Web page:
description Dan Rosenberg discovered that several network ioctls did not clear kernel memory correctly. A local user could exploit this to read kernel stack memory, leading to a loss of privacy. (CVE-2010-3296, CVE-2010-3297) Brad Spengler discovered that stack memory for new a process was not correctly calculated. A local attacker could exploit this to crash the system, leading to a denial of service. (CVE-2010-3858) Dan Rosenberg discovered that the Linux kernel TIPC implementation contained multiple integer signedness errors. A local attacker could exploit this to gain root privileges. (CVE-2010-3859) Dan Rosenberg discovered that the CAN protocol on 64bit systems did not correctly calculate the size of certain buffers. A local attacker could exploit this to crash the system or possibly execute arbitrary code as the root user. (CVE-2010-3874) Nelson Elhage discovered that the Linux kernel IPv4 implementation did not properly audit certain bytecodes in netlink messages. A local attacker could exploit this to cause the kernel to hang, leading to a denial of service. (CVE-2010-3880) Dan Rosenberg discovered that IPC structures were not correctly initialized on 64bit systems. A local attacker could exploit this to read kernel stack memory, leading to a loss of privacy. (CVE-2010-4073) Dan Rosenberg discovered that multiple terminal ioctls did not correctly initialize structure memory. A local attacker could exploit this to read portions of kernel stack memory, leading to a loss of privacy. (CVE-2010-4075, CVE-2010-4076, CVE-2010-4077) Dan Rosenberg discovered that the RME Hammerfall DSP audio interface driver did not correctly clear kernel memory. A local attacker could exploit this to read kernel stack memory, leading to a loss of privacy. (CVE-2010-4080, CVE-2010-4081) Dan Rosenberg discovered that the VIA video driver did not correctly clear kernel memory. A local attacker could exploit this to read kernel stack memory, leading to a loss of privacy. (CVE-2010-4082) Dan Rosenberg discovered that the semctl syscall did not correctly clear kernel memory. A local attacker could exploit this to read kernel stack memory, leading to a loss of privacy. (CVE-2010-4083) James Bottomley discovered that the ICP vortex storage array controller driver did not validate certain sizes. A local attacker on a 64bit system could exploit this to crash the kernel, leading to a denial of service. (CVE-2010-4157) Dan Rosenberg discovered that the Linux kernel L2TP implementation contained multiple integer signedness errors. A local attacker could exploit this to to crash the kernel, or possibly gain root privileges. (CVE-2010-4160) Dan Rosenberg discovered that certain iovec operations did not calculate page counts correctly. A local attacker could exploit this to crash the system, leading to a denial of service. (CVE-2010-4162) Dan Rosenberg discovered that the SCSI subsystem did not correctly validate iov segments. A local attacker with access to a SCSI device could send specially crafted requests to crash the system, leading to a denial of service. (CVE-2010-4163, CVE-2010-4668) Dave Jones discovered that the mprotect system call did not correctly handle merged VMAs. A local attacker could exploit this to crash the system, leading to a denial of service. (CVE-2010-4169) Dan Rosenberg discovered that the RDS protocol did not correctly check ioctl arguments. A local attacker could exploit this to crash the system, leading to a denial of service. (CVE-2010-4175) Alan Cox discovered that the HCI UART driver did not correctly check if a write operation was available. If the mmap_min-addr sysctl was changed from the Ubuntu default to a value of 0, a local attacker could exploit this flaw to gain root privileges. (CVE-2010-4242) Brad Spengler discovered that the kernel did not correctly account for userspace memory allocations during exec() calls. A local attacker could exploit this to consume all system memory, leading to a denial of service. (CVE-2010-4243) It was discovered that multithreaded exec did not handle CPU timers correctly. A local attacker could exploit this to crash the system, leading to a denial of service. (CVE-2010-4248) It was discovered that named pipes did not correctly handle certain fcntl calls. A local attacker could exploit this to crash the system, leading to a denial of service. (CVE-2010-4256) Dan Rosenburg discovered that the CAN subsystem leaked kernel addresses into the /proc filesystem. A local attacker could use this to increase the chances of a successful memory corruption exploit. (CVE-2010-4565) Dan Carpenter discovered that the Infiniband driver did not correctly handle certain requests. A local user could exploit this to crash the system or potentially gain root privileges. (CVE-2010-4649, CVE-2011-1044) Kees Cook discovered that some ethtool functions did not correctly clear heap memory. A local attacker with CAP_NET_ADMIN privileges could exploit this to read portions of kernel heap memory, leading to a loss of privacy. (CVE-2010-4655) Kees Cook discovered that the IOWarrior USB device driver did not correctly check certain size fields. A local attacker with physical access could plug in a specially crafted USB device to crash the system or potentially gain root privileges. (CVE-2010-4656) Goldwyn Rodrigues discovered that the OCFS2 filesystem did not correctly clear memory when writing certain file holes. A local attacker could exploit this to read uninitialized data from the disk, leading to a loss of privacy. (CVE-2011-0463) Dan Carpenter discovered that the TTPCI DVB driver did not check certain values during an ioctl. If the dvb-ttpci module was loaded, a local attacker could exploit this to crash the system, leading to a denial of service, or possibly gain root privileges. (CVE-2011-0521) Jens Kuehnel discovered that the InfiniBand driver contained a race condition. On systems using InfiniBand, a local attacker could send specially crafted requests to crash the system, leading to a denial of service. (CVE-2011-0695) Dan Rosenberg discovered that XFS did not correctly initialize memory. A local attacker could make crafted ioctl calls to leak portions of kernel stack memory, leading to a loss of privacy. (CVE-2011-0711) Rafael Dominguez Vega discovered that the caiaq Native Instruments USB driver did not correctly validate string lengths. A local attacker with physical access could plug in a specially crafted USB device to crash the system or potentially gain root privileges. (CVE-2011-0712) Kees Cook reported that /proc/pid/stat did not correctly filter certain memory locations. A local attacker could determine the memory layout of processes in an attempt to increase the chances of a successful memory corruption exploit. (CVE-2011-0726) Timo Warns discovered that MAC partition parsing routines did not correctly calculate block counts. A local attacker with physical access could plug in a specially crafted block device to crash the system or potentially gain root privileges. (CVE-2011-1010) Timo Warns discovered that LDM partition parsing routines did not correctly calculate block counts. A local attacker with physical access could plug in a specially crafted block device to crash the system, leading to a denial of service. (CVE-2011-1012) Matthiew Herrb discovered that the drm modeset interface did not correctly handle a signed comparison. A local attacker could exploit this to crash the system or possibly gain root privileges. (CVE-2011-1013) Marek Olsak discovered that the Radeon GPU drivers did not correctly validate certain registers. On systems with specific hardware, a local attacker could exploit this to write to arbitrary video memory. (CVE-2011-1016) Timo Warns discovered that the LDM disk partition handling code did not correctly handle certain values. By inserting a specially crafted disk device, a local attacker could exploit this to gain root privileges. (CVE-2011-1017) Vasiliy Kulikov discovered that the CAP_SYS_MODULE capability was not needed to load kernel modules. A local attacker with the CAP_NET_ADMIN capability could load existing kernel modules, possibly increasing the attack surface available on the system. (CVE-2011-1019) It was discovered that the /proc filesystem did not correctly handle permission changes when programs executed. A local attacker could hold open files to examine details about programs running with higher privileges, potentially increasing the chances of exploiting additional vulnerabilities. (CVE-2011-1020) Vasiliy Kulikov discovered that the Bluetooth stack did not correctly clear memory. A local attacker could exploit this to read kernel stack memory, leading to a loss of privacy. (CVE-2011-1078) Vasiliy Kulikov discovered that the Bluetooth stack did not correctly check that device name strings were NULL terminated. A local attacker could exploit this to crash the system, leading to a denial of service, or leak contents of kernel stack memory, leading to a loss of privacy. (CVE-2011-1079) Vasiliy Kulikov discovered that bridge network filtering did not check that name fields were NULL terminated. A local attacker could exploit this to leak contents of kernel stack memory, leading to a loss of privacy. (CVE-2011-1080) Nelson Elhage discovered that the epoll subsystem did not correctly handle certain structures. A local attacker could create malicious requests that would hang the system, leading to a denial of service. (CVE-2011-1082) Neil Horman discovered that NFSv4 did not correctly handle certain orders of operation with ACL data. A remote attacker with access to an NFSv4 mount could exploit this to crash the system, leading to a denial of service. (CVE-2011-1090) Johan Hovold discovered that the DCCP network stack did not correctly handle certain packet combinations. A remote attacker could send specially crafted network traffic that would crash the system, leading to a denial of service. (CVE-2011-1093) Peter Huewe discovered that the TPM device did not correctly initialize memory. A local attacker could exploit this to read kernel heap memory contents, leading to a loss of privacy. (CVE-2011-1160) Timo Warns discovered that OSF partition parsing routines did not correctly clear memory. A local attacker with physical access could plug in a specially crafted block device to read kernel memory, leading to a loss of privacy. (CVE-2011-1163) Dan Rosenberg discovered that some ALSA drivers did not correctly check the adapter index during ioctl calls. If this driver was loaded, a local attacker could make a specially crafted ioctl call to gain root privileges. (CVE-2011-1169) Vasiliy Kulikov discovered that the netfilter code did not check certain strings copied from userspace. A local attacker with netfilter access could exploit this to read kernel memory or crash the system, leading to a denial of service. (CVE-2011-1170, CVE-2011-1171, CVE-2011-1172, CVE-2011-2534) Vasiliy Kulikov discovered that the Acorn Universal Networking driver did not correctly initialize memory. A remote attacker could send specially crafted traffic to read kernel stack memory, leading to a loss of privacy. (CVE-2011-1173) Dan Rosenberg discovered that the IRDA subsystem did not correctly check certain field sizes. If a system was using IRDA, a remote attacker could send specially crafted traffic to crash the system or gain root privileges. (CVE-2011-1180) Julien Tinnes discovered that the kernel did not correctly validate the signal structure from tkill(). A local attacker could exploit this to send signals to arbitrary threads, possibly bypassing expected restrictions. (CVE-2011-1182) Ryan Sweat discovered that the GRO code did not correctly validate memory. In some configurations on systems using VLANs, a remote attacker could send specially crafted traffic to crash the system, leading to a denial of service. (CVE-2011-1478) Dan Rosenberg discovered that the X.25 Rose network stack did not correctly handle certain fields. If a system was running with Rose enabled, a remote attacker could send specially crafted traffic to gain root privileges. (CVE-2011-1493) Dan Rosenberg discovered that MPT devices did not correctly validate certain values in ioctl calls. If these drivers were loaded, a local attacker could exploit this to read arbitrary kernel memory, leading to a loss of privacy. (CVE-2011-1494, CVE-2011-1495) Timo Warns discovered that the GUID partition parsing routines did not correctly validate certain structures. A local attacker with physical access could plug in a specially crafted block device to crash the system, leading to a denial of service. (CVE-2011-1577) Tavis Ormandy discovered that the pidmap function did not correctly handle large requests. A local attacker could exploit this to crash the system, leading to a denial of service. (CVE-2011-1593) Oliver Hartkopp and Dave Jones discovered that the CAN network driver did not correctly validate certain socket structures. If this driver was loaded, a local attacker could crash the system, leading to a denial of service. (CVE-2011-1598, CVE-2011-1748) Vasiliy Kulikov discovered that the AGP driver did not check certain ioctl values. A local attacker with access to the video subsystem could exploit this to crash the system, leading to a denial of service, or possibly gain root privileges. (CVE-2011-1745, CVE-2011-2022) Vasiliy Kulikov discovered that the AGP driver did not check the size of certain memory allocations. A local attacker with access to the video subsystem could exploit this to run the system out of memory, leading to a denial of service. (CVE-2011-1746) Dan Rosenberg discovered that the DCCP stack did not correctly handle certain packet structures. A remote attacker could exploit this to crash the system, leading to a denial of service. (CVE-2011-1770) Vasiliy Kulikov and Dan Rosenberg discovered that ecryptfs did not correctly check the origin of mount points. A local attacker could exploit this to trick the system into unmounting arbitrary mount points, leading to a denial of service. (CVE-2011-1833) Vasiliy Kulikov discovered that taskstats listeners were not correctly handled. A local attacker could expoit this to exhaust memory and CPU resources, leading to a denial of service. (CVE-2011-2484) It was discovered that Bluetooth l2cap and rfcomm did not correctly initialize structures. A local attacker could exploit this to read portions of the kernel stack, leading to a loss of privacy. (CVE-2011-2492) Fernando Gont discovered that the IPv6 stack used predictable fragment identification numbers. A remote attacker could exploit this to exhaust network resources, leading to a denial of service. (CVE-2011-2699) The performance counter subsystem did not correctly handle certain counters. A local attacker could exploit this to crash the system, leading to a denial of service. (CVE-2011-2918)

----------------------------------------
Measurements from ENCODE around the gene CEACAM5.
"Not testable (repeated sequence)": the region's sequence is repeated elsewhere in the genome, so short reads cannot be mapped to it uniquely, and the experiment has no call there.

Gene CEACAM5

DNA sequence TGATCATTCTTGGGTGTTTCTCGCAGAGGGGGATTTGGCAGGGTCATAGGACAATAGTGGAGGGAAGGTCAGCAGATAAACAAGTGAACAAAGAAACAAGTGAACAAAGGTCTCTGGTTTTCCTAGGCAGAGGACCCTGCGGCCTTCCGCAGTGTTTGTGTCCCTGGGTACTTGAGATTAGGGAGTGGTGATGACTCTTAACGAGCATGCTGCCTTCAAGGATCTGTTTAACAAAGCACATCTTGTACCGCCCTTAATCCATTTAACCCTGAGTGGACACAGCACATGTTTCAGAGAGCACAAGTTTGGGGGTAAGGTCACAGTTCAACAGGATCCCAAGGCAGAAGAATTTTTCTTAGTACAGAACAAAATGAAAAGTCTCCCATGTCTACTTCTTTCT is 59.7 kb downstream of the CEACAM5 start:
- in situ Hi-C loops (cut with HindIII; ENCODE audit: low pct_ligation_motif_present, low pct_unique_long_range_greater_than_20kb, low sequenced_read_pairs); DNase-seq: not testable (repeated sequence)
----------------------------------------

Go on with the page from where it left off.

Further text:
last seen 2019-02-21
    modified 2016-05-26
    plugin id 56190
    published 2011-09-14
    reporter Tenable
    source https://www.tenable.com/plugins/index.php?view=single&id=56190
    title USN-1202-1 : linux-ti-omap4 vulnerabilities
  • NASL family Ubuntu Local Security Checks
    NASL id UBUNTU_USN-1162-1.NASL
    description